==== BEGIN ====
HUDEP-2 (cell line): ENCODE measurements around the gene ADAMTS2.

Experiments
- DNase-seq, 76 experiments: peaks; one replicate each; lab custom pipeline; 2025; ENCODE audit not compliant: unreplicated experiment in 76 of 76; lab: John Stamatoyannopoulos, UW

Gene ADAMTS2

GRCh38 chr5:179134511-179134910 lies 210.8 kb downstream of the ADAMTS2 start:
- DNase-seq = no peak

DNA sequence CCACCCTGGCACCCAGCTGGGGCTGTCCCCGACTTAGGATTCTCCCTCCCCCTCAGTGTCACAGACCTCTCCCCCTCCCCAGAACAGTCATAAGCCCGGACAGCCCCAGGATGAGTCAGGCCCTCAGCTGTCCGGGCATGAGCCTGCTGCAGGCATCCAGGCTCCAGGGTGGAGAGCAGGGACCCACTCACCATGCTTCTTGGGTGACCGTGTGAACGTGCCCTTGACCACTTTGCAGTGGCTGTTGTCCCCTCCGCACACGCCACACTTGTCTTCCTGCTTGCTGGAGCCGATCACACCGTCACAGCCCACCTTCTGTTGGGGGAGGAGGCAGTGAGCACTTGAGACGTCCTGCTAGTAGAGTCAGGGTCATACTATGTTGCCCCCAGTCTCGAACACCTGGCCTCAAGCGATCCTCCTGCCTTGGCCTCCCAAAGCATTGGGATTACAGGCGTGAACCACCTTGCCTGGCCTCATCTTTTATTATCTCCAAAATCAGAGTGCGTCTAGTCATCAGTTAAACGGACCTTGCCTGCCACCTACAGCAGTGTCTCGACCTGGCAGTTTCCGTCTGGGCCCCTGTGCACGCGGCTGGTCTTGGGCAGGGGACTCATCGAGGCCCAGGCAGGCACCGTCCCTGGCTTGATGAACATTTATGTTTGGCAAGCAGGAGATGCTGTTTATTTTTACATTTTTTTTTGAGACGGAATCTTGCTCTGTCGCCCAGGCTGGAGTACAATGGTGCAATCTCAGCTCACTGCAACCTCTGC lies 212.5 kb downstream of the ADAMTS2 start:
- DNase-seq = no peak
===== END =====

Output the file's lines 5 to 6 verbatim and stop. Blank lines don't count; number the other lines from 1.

GRCh38 chr5:179134511-179134910 lies 210.8 kb downstream of the ADAMTS2 start:
- DNase-seq = no peak